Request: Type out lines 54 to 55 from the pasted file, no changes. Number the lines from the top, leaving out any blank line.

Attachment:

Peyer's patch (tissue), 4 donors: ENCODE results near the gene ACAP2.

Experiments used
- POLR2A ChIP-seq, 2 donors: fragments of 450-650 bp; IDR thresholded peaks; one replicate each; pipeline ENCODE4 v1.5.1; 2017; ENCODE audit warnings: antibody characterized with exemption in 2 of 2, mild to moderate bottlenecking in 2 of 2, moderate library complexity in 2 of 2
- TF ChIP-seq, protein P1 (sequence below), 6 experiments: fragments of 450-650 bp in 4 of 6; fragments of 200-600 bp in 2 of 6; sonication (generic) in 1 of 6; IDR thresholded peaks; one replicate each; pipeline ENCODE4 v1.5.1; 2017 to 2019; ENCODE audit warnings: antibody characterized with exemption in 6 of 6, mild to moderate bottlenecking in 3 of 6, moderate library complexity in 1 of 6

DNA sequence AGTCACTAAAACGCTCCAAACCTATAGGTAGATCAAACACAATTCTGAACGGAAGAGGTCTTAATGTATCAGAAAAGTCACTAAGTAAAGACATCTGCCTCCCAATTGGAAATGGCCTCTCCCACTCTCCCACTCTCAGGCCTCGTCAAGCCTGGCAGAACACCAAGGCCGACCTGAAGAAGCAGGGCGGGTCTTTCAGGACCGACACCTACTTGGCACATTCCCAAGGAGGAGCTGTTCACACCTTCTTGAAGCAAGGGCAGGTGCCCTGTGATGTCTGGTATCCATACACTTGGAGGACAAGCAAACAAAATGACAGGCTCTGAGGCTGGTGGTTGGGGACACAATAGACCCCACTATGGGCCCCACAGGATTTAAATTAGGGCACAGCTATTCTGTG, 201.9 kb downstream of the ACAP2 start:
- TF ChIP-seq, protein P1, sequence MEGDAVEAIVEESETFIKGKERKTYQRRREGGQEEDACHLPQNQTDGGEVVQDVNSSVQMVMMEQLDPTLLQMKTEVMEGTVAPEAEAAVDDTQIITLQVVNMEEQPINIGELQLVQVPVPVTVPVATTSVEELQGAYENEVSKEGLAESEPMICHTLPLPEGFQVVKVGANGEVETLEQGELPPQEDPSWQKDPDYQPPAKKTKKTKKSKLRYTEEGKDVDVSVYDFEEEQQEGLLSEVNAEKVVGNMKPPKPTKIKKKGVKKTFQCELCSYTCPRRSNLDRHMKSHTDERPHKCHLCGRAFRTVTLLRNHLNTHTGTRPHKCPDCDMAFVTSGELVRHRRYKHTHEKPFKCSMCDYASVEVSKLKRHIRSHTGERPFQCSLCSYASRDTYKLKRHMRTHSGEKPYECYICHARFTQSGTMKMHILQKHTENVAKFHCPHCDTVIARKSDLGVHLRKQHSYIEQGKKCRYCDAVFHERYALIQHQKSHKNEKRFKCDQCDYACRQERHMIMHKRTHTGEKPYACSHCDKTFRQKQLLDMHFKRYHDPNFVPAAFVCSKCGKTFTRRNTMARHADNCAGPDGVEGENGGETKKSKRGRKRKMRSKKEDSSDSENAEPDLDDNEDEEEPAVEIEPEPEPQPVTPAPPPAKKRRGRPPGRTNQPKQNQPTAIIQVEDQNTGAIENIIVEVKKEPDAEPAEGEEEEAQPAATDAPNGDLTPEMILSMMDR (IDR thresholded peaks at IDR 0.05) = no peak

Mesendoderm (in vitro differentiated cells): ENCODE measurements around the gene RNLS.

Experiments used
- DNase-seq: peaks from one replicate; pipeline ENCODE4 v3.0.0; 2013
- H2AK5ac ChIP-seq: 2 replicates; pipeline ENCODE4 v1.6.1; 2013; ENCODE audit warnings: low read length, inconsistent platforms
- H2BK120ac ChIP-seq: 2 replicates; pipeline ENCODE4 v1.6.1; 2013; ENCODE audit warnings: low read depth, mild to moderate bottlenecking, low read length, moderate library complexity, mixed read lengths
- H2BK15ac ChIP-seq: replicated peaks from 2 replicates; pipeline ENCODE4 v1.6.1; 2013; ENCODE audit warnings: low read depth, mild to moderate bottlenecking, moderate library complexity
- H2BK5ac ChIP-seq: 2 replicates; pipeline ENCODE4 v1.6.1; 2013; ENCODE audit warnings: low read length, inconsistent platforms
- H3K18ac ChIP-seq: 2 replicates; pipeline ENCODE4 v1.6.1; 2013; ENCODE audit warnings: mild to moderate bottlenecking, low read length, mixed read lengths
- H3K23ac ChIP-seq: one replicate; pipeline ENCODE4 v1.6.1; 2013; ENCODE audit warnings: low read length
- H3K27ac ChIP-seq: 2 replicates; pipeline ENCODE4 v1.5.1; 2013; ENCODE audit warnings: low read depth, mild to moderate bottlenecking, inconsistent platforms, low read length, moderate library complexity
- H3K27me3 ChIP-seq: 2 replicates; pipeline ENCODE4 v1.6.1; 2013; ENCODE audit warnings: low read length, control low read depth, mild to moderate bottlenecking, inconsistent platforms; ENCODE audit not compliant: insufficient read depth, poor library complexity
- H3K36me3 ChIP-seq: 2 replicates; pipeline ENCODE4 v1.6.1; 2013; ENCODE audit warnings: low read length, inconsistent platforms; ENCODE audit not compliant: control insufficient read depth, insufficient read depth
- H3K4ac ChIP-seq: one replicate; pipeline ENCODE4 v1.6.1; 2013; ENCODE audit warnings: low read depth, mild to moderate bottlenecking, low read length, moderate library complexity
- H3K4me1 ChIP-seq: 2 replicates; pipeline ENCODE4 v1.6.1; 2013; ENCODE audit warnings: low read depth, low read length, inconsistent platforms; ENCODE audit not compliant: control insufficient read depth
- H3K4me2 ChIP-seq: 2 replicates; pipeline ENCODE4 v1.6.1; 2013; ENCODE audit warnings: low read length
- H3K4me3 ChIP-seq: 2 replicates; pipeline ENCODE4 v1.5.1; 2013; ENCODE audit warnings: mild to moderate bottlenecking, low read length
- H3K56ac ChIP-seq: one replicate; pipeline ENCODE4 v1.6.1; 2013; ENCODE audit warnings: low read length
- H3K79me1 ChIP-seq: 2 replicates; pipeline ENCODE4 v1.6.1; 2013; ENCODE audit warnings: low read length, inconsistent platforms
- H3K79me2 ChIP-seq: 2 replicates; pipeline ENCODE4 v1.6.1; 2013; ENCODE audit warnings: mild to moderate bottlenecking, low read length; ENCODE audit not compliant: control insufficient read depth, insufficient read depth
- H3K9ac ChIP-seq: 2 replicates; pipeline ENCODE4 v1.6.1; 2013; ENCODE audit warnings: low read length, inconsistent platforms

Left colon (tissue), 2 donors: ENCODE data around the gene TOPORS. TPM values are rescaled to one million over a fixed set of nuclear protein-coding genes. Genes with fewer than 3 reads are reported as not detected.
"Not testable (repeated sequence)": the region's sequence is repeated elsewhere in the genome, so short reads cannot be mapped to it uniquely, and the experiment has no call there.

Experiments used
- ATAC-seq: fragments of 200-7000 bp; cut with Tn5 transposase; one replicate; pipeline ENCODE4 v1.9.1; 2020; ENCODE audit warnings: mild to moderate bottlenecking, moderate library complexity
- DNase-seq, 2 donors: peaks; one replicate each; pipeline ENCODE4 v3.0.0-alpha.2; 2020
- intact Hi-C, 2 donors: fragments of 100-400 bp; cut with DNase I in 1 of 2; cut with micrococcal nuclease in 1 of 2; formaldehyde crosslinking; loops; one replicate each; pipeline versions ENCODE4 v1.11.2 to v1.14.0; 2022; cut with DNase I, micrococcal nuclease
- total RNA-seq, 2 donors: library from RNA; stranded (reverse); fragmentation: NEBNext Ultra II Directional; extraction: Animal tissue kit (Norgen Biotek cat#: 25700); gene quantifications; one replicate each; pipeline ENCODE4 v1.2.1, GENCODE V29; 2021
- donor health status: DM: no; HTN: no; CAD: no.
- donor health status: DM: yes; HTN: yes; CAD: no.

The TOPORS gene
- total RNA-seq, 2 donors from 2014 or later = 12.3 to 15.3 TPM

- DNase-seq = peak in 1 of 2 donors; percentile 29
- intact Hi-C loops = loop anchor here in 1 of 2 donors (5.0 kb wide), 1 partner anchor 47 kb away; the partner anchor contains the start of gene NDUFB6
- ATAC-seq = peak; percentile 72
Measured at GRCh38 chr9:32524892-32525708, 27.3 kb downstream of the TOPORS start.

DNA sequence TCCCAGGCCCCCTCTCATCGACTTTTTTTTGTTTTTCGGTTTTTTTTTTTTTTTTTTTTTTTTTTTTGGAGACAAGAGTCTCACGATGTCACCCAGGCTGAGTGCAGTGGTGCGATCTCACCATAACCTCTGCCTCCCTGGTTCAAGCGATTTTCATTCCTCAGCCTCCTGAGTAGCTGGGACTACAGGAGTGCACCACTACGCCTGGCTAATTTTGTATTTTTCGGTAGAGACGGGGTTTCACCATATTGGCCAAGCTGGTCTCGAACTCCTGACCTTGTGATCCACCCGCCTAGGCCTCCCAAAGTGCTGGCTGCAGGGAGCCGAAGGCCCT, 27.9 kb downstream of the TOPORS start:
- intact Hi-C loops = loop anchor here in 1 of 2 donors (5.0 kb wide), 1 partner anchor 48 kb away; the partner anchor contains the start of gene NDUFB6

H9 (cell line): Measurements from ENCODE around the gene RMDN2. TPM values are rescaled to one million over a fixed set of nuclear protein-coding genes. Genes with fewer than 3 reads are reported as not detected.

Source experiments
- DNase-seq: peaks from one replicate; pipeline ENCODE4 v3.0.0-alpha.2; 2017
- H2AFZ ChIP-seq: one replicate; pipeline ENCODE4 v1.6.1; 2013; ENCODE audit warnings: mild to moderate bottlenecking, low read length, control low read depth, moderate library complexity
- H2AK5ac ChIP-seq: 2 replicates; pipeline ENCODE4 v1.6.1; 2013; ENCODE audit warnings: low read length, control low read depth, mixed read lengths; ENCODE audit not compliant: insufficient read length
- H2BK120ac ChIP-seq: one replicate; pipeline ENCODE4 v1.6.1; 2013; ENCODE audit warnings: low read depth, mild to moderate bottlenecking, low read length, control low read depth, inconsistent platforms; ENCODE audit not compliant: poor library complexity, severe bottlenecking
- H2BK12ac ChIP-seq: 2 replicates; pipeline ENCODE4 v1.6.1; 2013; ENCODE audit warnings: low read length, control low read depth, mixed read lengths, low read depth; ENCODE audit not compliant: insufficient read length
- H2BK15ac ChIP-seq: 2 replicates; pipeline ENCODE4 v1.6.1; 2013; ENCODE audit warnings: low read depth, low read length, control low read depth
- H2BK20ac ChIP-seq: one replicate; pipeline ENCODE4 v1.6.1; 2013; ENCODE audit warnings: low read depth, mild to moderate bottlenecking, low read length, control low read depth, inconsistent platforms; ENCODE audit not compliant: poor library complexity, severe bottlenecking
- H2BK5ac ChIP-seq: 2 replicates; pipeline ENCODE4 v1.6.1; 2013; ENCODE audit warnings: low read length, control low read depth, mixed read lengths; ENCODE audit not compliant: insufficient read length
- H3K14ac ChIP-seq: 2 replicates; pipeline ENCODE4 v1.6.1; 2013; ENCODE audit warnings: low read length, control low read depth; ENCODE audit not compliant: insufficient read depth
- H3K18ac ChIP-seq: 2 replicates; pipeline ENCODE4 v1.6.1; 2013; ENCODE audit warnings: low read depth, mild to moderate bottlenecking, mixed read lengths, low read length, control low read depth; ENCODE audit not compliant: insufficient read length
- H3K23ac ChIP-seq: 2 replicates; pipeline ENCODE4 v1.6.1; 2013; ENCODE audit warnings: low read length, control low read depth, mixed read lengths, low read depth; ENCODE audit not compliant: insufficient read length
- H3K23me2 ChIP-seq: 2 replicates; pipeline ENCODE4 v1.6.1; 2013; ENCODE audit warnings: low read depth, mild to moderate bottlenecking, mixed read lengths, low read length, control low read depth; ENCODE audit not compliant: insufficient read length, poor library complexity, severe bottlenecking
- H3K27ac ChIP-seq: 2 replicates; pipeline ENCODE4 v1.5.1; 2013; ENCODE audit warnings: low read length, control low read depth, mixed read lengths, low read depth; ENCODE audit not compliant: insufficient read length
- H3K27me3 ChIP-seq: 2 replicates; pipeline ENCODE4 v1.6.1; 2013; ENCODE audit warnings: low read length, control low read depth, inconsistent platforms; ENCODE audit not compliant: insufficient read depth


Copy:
- H3K14ac ChIP-seq: 2 replicates; pipeline ENCODE4 v1.6.1; 2013; ENCODE audit warnings: low read length, control low read depth; ENCODE audit not compliant: insufficient read depth
- H3K18ac ChIP-seq: 2 replicates; pipeline ENCODE4 v1.6.1; 2013; ENCODE audit warnings: low read depth, mild to moderate bottlenecking, mixed read lengths, low read length, control low read depth; ENCODE audit not compliant: insufficient read length